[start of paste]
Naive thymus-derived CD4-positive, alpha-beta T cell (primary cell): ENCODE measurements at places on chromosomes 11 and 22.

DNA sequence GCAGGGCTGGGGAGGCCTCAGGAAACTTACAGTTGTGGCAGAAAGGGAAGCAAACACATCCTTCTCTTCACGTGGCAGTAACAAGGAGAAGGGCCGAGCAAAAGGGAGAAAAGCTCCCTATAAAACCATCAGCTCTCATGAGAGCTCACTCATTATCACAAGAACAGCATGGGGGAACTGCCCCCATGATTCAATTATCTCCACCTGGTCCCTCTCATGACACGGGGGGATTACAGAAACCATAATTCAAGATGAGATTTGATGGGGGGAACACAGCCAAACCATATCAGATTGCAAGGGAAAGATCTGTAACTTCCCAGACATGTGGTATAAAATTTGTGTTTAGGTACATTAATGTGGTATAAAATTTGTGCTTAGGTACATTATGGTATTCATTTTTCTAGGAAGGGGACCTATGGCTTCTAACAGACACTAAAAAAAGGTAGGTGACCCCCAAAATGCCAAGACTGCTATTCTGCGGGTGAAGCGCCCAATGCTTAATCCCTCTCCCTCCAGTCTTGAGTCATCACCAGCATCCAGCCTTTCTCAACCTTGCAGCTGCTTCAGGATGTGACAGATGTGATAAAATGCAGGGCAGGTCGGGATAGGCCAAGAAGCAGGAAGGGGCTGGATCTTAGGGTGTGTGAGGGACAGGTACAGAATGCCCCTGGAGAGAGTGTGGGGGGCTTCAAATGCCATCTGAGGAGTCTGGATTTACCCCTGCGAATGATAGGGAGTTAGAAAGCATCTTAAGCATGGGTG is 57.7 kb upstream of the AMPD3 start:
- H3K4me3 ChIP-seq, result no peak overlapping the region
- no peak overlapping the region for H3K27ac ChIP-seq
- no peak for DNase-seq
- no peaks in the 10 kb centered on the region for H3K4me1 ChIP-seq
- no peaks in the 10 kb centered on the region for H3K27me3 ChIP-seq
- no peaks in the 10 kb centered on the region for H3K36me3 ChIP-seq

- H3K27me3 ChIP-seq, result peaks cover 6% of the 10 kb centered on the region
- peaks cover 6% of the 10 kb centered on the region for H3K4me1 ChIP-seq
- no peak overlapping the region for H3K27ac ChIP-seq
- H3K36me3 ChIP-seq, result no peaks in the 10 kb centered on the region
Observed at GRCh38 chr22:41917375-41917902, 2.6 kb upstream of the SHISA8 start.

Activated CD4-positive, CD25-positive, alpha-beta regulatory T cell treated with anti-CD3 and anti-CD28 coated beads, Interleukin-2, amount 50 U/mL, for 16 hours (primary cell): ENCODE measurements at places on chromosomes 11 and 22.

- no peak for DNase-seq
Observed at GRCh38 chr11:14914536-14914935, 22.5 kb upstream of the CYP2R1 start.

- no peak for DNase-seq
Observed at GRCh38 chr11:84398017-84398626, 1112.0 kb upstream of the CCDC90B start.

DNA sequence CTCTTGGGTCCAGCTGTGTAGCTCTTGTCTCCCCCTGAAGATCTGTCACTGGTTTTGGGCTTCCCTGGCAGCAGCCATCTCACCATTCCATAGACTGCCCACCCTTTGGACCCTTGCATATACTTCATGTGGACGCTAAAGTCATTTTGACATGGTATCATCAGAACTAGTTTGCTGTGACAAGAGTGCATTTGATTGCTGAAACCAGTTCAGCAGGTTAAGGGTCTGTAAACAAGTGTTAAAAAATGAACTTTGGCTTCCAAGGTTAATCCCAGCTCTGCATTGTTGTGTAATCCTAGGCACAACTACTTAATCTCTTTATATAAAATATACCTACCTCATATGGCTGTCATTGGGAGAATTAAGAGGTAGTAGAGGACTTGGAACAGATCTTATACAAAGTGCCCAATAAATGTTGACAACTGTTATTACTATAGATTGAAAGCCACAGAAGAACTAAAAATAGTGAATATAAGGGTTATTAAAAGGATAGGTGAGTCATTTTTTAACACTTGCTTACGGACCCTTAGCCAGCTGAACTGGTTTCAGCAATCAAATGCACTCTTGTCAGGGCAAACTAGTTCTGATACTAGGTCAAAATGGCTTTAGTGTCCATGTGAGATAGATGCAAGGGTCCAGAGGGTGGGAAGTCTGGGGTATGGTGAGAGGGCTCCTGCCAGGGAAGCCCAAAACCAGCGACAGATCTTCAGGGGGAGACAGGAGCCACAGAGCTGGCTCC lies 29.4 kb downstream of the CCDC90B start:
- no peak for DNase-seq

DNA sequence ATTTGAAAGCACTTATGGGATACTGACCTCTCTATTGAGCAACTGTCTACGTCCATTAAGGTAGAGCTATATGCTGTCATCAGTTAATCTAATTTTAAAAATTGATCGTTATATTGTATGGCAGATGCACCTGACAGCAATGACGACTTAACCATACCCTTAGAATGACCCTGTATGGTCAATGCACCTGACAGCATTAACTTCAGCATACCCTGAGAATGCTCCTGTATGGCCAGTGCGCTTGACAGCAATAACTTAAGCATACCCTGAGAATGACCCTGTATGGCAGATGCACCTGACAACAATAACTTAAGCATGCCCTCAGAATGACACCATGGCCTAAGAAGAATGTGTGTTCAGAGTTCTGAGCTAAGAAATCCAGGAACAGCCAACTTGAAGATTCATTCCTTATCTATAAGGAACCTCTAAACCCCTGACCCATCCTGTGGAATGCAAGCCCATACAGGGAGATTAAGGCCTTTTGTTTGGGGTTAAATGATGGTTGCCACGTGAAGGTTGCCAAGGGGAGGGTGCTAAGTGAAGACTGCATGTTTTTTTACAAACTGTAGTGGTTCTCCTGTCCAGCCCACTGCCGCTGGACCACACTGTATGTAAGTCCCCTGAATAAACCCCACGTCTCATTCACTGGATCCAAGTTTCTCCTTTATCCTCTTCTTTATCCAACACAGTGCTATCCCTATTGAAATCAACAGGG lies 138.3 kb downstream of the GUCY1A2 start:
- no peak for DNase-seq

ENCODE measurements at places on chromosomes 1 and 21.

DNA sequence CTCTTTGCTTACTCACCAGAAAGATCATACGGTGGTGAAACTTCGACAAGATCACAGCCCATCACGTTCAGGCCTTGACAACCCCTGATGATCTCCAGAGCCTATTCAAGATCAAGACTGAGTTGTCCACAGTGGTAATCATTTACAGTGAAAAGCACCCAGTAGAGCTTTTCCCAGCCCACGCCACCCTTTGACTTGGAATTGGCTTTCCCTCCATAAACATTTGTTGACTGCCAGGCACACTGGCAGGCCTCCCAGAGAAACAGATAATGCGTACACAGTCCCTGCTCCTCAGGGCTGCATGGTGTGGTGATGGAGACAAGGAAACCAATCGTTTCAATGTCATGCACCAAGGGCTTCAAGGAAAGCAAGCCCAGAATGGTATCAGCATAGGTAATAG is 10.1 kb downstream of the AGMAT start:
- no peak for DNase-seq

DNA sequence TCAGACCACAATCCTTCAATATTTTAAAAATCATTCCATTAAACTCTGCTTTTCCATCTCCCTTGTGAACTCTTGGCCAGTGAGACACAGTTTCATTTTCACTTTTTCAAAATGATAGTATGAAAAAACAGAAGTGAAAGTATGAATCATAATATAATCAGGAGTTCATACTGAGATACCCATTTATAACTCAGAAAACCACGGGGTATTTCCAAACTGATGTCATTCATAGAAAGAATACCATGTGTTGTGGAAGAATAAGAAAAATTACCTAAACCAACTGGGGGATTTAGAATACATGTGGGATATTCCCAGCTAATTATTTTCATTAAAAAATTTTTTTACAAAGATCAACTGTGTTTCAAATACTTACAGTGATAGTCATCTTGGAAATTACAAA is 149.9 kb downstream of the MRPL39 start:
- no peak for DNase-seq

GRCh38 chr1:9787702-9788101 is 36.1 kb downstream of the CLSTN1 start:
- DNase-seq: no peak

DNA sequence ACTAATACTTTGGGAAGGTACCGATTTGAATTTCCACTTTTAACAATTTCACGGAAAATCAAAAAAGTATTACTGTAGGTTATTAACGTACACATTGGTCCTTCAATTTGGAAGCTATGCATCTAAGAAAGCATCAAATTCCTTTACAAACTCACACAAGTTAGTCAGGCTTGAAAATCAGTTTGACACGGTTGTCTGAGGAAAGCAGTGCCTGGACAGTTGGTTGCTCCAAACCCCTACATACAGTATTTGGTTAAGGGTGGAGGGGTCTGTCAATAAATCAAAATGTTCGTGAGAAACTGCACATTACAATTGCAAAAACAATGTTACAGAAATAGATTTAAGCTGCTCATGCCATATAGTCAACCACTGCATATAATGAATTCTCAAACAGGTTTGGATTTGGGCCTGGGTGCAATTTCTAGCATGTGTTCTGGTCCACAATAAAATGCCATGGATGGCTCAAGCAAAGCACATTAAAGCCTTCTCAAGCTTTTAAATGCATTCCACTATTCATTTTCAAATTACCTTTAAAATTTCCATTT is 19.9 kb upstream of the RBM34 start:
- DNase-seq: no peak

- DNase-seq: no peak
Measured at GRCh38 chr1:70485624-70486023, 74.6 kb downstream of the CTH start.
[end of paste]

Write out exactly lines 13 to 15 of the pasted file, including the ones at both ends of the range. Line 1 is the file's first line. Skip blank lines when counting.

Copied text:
Observed at GRCh38 chr22:41917375-41917902, 2.6 kb upstream of the SHISA8 start.

Activated CD4-positive, CD25-positive, alpha-beta regulatory T cell treated with anti-CD3 and anti-CD28 coated beads, Interleukin-2, amount 50 U/mL, for 16 hours (primary cell): ENCODE measurements at places on chromosomes 11 and 22.

- no peak for DNase-seq